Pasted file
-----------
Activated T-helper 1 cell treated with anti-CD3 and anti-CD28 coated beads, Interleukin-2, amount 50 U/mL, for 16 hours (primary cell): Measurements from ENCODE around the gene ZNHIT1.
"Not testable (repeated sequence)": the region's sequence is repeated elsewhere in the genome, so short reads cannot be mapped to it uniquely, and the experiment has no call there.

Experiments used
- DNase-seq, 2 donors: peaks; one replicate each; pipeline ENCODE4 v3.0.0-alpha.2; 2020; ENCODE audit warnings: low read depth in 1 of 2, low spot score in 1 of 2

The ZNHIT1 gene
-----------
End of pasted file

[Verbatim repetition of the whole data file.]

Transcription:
Activated T-helper 1 cell treated with anti-CD3 and anti-CD28 coated beads, Interleukin-2, amount 50 U/mL, for 16 hours (primary cell): Measurements from ENCODE around the gene ZNHIT1.
"Not testable (repeated sequence)": the region's sequence is repeated elsewhere in the genome, so short reads cannot be mapped to it uniquely, and the experiment has no call there.

Experiments used
- DNase-seq, 2 donors: peaks; one replicate each; pipeline ENCODE4 v3.0.0-alpha.2; 2020; ENCODE audit warnings: low read depth in 1 of 2, low spot score in 1 of 2

The ZNHIT1 gene